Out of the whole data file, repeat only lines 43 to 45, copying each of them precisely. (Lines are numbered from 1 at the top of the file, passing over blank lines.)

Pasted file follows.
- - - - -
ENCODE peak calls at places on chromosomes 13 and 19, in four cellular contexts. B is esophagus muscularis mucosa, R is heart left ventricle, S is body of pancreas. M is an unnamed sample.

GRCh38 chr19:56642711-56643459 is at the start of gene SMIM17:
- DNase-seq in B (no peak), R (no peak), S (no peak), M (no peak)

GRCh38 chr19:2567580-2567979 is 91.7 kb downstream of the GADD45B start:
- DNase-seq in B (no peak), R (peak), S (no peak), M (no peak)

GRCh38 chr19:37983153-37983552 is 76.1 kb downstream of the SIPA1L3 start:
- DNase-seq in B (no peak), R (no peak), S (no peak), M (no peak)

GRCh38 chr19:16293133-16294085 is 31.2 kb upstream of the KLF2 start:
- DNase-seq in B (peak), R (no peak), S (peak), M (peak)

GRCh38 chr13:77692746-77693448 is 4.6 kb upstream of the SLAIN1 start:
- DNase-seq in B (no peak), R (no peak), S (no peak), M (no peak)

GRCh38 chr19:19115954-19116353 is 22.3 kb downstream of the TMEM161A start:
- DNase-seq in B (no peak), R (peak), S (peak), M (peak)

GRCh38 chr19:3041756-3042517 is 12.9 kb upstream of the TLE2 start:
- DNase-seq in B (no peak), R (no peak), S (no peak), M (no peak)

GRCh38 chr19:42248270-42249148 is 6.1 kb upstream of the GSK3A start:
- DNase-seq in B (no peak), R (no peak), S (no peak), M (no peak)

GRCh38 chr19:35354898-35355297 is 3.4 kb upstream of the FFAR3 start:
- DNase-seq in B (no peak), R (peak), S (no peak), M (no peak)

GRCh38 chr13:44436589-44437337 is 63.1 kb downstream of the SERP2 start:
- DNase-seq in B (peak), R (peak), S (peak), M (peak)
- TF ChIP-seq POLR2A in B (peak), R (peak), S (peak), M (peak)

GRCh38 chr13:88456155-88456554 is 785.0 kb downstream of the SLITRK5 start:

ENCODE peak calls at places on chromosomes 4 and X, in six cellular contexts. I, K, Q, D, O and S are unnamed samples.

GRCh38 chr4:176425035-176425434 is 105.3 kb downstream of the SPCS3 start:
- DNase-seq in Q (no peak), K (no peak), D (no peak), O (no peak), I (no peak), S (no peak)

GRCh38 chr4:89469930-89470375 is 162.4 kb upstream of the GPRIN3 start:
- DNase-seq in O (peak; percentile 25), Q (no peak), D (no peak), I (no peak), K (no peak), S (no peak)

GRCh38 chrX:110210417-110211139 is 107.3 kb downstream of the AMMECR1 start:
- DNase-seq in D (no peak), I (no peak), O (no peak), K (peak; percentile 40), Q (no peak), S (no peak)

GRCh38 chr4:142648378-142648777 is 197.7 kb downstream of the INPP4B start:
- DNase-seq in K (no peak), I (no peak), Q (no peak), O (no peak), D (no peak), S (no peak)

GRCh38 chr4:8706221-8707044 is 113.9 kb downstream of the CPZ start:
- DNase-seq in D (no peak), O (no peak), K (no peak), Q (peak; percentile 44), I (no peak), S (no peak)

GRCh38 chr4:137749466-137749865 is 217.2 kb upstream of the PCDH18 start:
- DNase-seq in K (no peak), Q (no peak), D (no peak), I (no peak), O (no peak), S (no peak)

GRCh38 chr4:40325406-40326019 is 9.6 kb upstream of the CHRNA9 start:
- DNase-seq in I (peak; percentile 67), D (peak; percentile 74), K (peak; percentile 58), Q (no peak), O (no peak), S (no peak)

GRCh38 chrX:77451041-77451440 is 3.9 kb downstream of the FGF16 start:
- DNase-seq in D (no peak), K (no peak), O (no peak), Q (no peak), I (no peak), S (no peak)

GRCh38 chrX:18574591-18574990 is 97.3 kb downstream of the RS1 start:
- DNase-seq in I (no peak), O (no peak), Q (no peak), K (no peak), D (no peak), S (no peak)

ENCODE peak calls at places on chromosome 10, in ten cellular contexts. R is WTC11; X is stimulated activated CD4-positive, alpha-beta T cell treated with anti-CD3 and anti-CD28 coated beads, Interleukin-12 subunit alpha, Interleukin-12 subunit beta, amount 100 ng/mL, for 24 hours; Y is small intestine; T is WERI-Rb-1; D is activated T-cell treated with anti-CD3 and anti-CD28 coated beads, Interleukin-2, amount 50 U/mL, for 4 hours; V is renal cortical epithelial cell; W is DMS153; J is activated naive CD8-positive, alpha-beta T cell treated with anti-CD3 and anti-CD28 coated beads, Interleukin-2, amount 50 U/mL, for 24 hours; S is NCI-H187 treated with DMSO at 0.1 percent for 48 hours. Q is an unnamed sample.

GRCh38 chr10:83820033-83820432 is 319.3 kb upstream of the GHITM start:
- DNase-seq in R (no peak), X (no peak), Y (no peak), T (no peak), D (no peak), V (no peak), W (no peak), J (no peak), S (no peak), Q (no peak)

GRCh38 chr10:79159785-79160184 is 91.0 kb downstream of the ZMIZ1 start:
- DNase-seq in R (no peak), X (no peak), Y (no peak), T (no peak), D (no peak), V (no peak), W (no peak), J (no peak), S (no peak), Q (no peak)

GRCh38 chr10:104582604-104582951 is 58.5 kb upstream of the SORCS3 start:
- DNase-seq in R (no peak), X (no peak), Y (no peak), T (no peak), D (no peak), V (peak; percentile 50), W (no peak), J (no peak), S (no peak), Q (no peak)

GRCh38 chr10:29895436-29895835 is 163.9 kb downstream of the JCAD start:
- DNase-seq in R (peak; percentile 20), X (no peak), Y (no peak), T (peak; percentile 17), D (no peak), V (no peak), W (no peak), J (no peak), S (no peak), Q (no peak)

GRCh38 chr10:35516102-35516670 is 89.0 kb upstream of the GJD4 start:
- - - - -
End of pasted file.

ENCODE peak calls at places on chromosome 10, in ten cellular contexts. R is WTC11; X is stimulated activated CD4-positive, alpha-beta T cell treated with anti-CD3 and anti-CD28 coated beads, Interleukin-12 subunit alpha, Interleukin-12 subunit beta, amount 100 ng/mL, for 24 hours; Y is small intestine; T is WERI-Rb-1; D is activated T-cell treated with anti-CD3 and anti-CD28 coated beads, Interleukin-2, amount 50 U/mL, for 4 hours; V is renal cortical epithelial cell; W is DMS153; J is activated naive CD8-positive, alpha-beta T cell treated with anti-CD3 and anti-CD28 coated beads, Interleukin-2, amount 50 U/mL, for 24 hours; S is NCI-H187 treated with DMSO at 0.1 percent for 48 hours. Q is an unnamed sample.

GRCh38 chr10:83820033-83820432 is 319.3 kb upstream of the GHITM start:
- DNase-seq in R (no peak), X (no peak), Y (no peak), T (no peak), D (no peak), V (no peak), W (no peak), J (no peak), S (no peak), Q (no peak)